06/11/2010 01:00 pm ET | Updated May 25, 2011

BP Must Remain Too Big to Fail

I rarely find myself in disagreement with Rachel Maddow, but this is such an instance. She compared the rush and ruthless defunding and cancellation of contracts with Acorn by Congress following some isolated and partisan videotaped charade with the failure to do the same to BP following much more serious charges. Not that they don't deserve it, but we cannot afford to cancel contracts with BP or take other steps to reduce their income if we are going to provide payment for all those who have suffered damages from the oil spill.

BP employs thousands of people in the U.S. Many, here and abroad, rely upon its dividends and pensions for their livelihood. Millions will be damaged and adversely affected by the oil spill. No matter how much we may despise them or their cavalier and negligent conduct, their economic failure is not in anyone's best interest. However, there are steps that can and should be taken to protect the dissipation of income and/or assets to the detriment of claimants.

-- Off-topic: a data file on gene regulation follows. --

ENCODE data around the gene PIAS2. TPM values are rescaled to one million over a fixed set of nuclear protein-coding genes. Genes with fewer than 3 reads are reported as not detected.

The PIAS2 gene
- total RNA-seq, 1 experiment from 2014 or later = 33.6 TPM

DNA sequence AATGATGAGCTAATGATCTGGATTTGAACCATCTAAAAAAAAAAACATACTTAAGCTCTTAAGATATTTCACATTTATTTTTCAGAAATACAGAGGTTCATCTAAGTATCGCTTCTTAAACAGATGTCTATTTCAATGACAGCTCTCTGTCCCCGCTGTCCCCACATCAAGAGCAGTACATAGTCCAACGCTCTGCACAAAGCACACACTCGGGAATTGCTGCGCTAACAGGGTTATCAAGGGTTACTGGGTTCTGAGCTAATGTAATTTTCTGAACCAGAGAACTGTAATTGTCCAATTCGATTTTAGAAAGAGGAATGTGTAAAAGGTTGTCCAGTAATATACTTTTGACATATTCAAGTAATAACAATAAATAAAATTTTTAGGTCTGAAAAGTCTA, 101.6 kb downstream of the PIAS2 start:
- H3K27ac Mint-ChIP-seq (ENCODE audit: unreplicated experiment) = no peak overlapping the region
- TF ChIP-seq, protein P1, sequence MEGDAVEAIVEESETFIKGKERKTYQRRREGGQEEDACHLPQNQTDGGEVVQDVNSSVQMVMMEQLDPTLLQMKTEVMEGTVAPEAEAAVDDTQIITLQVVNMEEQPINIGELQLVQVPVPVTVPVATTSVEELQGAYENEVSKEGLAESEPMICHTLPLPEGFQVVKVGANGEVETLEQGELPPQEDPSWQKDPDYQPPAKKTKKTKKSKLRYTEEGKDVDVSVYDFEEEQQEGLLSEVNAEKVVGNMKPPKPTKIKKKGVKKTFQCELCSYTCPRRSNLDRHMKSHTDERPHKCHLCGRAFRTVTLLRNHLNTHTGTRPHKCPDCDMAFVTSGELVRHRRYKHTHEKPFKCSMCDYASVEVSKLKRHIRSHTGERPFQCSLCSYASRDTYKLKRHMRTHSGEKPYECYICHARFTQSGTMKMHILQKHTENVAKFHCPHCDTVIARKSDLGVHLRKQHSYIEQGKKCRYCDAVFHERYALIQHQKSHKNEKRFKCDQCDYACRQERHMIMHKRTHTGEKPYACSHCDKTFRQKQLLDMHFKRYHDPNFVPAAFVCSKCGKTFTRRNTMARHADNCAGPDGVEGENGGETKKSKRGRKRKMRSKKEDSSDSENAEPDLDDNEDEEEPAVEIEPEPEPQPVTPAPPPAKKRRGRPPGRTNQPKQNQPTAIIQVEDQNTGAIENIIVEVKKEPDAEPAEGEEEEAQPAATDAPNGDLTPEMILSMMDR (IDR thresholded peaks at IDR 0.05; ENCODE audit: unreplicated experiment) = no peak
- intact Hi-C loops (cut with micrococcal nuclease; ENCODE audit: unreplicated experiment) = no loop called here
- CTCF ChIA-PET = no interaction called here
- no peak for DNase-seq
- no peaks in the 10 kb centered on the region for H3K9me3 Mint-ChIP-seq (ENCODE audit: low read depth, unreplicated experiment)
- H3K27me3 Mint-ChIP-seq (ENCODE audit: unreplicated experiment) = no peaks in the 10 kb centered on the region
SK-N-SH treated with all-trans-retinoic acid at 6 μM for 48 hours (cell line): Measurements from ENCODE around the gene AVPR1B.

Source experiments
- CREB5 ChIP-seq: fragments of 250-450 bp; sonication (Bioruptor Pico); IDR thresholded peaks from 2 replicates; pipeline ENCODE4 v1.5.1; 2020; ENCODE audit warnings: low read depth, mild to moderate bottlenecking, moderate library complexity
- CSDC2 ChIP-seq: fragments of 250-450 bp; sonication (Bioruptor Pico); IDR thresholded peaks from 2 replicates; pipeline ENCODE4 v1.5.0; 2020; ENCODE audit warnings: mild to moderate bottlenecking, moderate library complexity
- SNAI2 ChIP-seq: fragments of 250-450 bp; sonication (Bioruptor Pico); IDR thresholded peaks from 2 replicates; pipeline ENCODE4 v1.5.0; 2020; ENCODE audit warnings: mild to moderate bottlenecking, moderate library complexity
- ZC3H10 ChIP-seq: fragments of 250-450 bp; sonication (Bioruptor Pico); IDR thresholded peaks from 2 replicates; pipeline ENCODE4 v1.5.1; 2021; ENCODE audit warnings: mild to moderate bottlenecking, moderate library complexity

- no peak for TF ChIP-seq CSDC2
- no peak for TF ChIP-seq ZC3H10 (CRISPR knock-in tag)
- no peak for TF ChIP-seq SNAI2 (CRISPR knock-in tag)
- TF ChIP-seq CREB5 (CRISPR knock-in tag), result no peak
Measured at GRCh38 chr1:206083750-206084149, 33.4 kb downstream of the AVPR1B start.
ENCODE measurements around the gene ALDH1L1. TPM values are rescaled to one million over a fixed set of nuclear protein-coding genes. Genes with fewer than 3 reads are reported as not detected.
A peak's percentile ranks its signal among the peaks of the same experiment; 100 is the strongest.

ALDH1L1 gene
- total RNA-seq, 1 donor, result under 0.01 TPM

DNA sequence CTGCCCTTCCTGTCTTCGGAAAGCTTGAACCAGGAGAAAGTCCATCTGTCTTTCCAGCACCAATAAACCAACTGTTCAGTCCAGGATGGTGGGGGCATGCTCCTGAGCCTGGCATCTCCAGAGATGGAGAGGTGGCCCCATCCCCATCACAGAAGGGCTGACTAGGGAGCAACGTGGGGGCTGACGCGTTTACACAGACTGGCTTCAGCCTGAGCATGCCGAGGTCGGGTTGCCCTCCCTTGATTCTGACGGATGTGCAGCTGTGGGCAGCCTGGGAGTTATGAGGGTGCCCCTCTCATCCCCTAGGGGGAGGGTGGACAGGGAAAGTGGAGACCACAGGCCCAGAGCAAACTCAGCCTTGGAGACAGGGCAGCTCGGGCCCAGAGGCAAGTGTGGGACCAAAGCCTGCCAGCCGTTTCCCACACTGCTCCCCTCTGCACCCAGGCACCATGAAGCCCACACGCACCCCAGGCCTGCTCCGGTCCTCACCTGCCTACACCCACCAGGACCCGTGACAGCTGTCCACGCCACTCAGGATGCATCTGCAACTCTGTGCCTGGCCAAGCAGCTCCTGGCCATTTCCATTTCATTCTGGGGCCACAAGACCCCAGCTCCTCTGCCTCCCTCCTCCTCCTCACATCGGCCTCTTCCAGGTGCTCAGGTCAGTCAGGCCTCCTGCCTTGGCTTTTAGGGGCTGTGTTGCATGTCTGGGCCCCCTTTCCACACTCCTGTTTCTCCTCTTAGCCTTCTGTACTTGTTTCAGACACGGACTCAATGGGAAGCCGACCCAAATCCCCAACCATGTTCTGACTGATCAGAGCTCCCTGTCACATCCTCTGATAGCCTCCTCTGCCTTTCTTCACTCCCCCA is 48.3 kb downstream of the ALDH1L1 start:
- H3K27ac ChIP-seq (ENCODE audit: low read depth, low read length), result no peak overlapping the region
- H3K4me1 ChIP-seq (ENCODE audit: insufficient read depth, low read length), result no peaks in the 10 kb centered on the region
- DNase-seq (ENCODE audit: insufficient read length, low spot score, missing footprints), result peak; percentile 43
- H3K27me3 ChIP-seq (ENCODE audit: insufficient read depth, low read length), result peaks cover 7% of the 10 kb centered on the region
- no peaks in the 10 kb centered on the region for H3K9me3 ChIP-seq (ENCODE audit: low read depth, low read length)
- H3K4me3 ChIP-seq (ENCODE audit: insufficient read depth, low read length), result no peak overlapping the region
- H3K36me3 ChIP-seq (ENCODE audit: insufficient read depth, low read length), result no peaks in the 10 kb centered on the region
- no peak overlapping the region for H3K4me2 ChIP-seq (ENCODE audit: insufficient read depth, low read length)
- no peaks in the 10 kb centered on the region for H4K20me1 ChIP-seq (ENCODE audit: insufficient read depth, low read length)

Either by agreement or court order, BP should be enjoined from giving raises, bonuses or dividends, selling or conveying assets or making any payments other than in the regular course of business without permission of a court or someone or entity appointed to conserve assets and protect the rights of claimants. Instead of BP doling out money to claimants, (making those decisions undoubtedly motivated by its own best interests), an immediate fund should be established by BP. That fund should be administered locally by one or more persons familiar with the areas and industries affected, not some bureaucrat sitting in Washington and certainly not a representative of BP.

The request for such an agreement will test BP's public commitment to pay all damages and the costs of clean-up. I know BP has been criticized for limiting its obligation to all "legitimate" claims, but frankly I see nothing wrong with that. Without impugning those who suffer from the spill, to worry that fraudulent claims might be submitted is just facing reality. Failing an agreement, the Justice Department should seek such relief from the courts. Unless BP is in a position to assure that there are sufficient assets and income to meet all present and future claims, I believe a court would be justified in imposing the relief mentioned above and securing it in some way. A promise to pay in full may be good PR, but it doesn't pay the bills.